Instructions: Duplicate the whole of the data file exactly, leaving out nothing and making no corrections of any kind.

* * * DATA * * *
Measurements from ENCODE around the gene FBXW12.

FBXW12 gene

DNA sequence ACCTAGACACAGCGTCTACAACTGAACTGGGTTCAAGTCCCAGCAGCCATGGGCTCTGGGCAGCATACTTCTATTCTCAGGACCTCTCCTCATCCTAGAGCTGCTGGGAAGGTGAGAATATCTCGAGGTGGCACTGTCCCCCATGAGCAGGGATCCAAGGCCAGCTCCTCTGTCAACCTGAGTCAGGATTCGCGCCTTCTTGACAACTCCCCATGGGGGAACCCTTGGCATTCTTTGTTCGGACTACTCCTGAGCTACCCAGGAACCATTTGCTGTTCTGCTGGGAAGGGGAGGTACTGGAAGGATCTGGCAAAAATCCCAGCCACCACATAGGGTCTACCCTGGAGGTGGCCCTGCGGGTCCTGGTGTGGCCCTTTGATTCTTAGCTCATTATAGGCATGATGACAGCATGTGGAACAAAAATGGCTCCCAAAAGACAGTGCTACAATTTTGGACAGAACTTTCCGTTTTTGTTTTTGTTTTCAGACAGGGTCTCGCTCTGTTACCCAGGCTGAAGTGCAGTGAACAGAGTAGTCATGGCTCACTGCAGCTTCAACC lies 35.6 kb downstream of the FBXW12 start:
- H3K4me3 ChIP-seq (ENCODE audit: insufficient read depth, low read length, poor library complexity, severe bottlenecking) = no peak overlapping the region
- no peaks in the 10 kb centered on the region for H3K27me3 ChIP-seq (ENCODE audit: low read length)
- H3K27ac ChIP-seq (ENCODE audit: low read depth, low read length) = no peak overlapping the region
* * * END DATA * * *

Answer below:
Measurements from ENCODE around the gene FBXW12.

FBXW12 gene

DNA sequence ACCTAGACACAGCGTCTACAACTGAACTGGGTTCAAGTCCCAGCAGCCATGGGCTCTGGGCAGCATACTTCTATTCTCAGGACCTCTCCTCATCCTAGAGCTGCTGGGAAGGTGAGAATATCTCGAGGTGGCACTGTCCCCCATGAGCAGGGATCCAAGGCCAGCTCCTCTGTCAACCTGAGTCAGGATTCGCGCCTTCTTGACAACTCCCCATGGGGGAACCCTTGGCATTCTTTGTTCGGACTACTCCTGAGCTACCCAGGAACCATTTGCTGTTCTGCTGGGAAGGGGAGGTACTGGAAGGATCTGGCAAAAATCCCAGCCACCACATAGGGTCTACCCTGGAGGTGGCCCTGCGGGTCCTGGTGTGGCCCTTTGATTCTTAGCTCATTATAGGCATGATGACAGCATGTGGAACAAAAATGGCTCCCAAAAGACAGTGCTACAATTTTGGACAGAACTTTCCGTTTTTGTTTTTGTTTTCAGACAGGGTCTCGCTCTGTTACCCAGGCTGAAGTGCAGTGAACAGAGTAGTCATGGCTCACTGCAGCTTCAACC lies 35.6 kb downstream of the FBXW12 start:
- H3K4me3 ChIP-seq (ENCODE audit: insufficient read depth, low read length, poor library complexity, severe bottlenecking) = no peak overlapping the region
- no peaks in the 10 kb centered on the region for H3K27me3 ChIP-seq (ENCODE audit: low read length)
- H3K27ac ChIP-seq (ENCODE audit: low read depth, low read length) = no peak overlapping the region